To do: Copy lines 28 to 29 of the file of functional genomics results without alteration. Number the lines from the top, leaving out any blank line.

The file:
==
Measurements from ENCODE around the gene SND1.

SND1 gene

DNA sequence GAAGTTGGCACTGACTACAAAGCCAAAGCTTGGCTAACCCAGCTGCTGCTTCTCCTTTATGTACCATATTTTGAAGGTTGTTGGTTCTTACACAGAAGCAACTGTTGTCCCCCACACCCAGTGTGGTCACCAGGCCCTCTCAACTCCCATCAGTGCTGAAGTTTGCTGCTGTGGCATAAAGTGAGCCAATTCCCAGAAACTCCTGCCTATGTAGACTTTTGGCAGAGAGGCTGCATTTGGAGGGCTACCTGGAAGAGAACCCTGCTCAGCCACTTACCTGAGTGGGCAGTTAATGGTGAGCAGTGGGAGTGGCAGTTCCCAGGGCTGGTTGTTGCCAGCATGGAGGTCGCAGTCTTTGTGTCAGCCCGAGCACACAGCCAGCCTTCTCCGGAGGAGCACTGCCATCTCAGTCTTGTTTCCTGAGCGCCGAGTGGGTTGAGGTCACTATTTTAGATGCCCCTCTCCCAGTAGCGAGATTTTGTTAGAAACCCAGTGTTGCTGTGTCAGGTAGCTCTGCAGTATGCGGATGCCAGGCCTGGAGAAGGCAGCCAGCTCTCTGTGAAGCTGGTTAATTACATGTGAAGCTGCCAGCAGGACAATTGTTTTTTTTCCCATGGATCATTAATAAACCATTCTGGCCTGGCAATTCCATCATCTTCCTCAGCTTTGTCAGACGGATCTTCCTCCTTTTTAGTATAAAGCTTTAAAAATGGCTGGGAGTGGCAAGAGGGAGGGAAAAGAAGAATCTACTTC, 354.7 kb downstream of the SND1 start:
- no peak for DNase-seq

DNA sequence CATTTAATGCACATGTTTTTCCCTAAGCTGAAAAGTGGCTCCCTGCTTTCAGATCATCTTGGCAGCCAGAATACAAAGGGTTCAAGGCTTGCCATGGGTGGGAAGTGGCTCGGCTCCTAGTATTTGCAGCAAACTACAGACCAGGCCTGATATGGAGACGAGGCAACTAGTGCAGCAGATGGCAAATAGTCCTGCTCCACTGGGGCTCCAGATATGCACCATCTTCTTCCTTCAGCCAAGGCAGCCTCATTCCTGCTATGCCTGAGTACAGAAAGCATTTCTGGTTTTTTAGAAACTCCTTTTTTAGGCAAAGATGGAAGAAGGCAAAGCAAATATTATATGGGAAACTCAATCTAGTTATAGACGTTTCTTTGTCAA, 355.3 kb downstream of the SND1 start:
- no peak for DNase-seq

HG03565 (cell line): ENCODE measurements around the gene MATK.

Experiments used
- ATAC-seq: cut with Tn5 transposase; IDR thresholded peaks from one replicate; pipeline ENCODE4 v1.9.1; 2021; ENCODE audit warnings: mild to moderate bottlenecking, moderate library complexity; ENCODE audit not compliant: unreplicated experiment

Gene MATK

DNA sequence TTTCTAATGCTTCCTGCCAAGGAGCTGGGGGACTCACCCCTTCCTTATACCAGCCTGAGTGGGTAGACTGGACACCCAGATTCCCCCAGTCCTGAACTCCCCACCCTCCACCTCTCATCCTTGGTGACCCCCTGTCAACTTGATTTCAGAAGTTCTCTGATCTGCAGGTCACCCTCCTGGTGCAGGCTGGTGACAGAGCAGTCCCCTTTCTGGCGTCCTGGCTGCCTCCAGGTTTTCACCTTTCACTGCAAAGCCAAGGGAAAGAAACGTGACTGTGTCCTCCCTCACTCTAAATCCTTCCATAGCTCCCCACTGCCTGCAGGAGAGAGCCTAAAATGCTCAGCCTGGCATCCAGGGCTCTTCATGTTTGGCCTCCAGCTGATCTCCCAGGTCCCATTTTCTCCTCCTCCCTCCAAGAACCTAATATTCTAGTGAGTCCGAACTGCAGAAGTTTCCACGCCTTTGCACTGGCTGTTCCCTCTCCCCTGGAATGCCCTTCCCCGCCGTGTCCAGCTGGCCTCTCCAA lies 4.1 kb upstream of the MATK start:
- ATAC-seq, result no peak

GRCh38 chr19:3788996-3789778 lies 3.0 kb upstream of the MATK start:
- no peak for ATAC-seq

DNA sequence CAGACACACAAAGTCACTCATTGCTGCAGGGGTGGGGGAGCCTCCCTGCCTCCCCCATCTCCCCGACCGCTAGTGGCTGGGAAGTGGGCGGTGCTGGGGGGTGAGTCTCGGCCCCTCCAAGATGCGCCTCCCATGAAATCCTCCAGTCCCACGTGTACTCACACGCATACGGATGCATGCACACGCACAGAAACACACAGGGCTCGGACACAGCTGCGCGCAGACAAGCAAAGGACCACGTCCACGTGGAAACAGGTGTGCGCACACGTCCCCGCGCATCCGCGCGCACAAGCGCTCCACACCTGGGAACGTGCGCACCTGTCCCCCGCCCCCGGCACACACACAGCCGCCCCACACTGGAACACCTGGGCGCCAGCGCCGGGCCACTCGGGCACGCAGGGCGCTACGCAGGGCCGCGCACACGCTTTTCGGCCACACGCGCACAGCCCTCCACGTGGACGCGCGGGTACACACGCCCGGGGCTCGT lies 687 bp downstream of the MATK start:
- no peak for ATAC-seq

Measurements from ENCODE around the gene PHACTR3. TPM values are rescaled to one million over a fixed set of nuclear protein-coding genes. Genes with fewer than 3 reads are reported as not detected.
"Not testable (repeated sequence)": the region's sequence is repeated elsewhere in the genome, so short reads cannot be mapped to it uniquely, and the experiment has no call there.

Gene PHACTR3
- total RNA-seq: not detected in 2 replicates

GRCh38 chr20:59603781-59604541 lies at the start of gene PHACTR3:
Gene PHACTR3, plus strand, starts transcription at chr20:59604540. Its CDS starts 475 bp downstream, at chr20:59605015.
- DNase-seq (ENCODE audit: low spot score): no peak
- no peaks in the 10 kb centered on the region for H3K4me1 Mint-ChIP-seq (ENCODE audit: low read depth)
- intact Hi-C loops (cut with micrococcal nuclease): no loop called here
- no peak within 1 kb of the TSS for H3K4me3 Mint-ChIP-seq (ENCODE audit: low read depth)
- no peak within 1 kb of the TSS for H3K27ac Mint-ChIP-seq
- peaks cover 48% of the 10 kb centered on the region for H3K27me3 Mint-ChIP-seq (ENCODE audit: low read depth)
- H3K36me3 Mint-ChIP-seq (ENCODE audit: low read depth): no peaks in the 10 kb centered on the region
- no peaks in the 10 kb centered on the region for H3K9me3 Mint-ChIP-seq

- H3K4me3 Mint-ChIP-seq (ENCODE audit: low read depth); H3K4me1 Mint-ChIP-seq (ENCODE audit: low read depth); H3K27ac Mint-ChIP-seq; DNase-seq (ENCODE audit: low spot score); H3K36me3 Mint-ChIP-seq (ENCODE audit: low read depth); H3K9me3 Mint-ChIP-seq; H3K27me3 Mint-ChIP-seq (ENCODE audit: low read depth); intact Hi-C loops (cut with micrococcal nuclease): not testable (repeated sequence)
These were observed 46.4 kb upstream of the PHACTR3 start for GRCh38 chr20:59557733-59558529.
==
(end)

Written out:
- peaks cover 48% of the 10 kb centered on the region for H3K27me3 Mint-ChIP-seq (ENCODE audit: low read depth)
- H3K36me3 Mint-ChIP-seq (ENCODE audit: low read depth): no peaks in the 10 kb centered on the region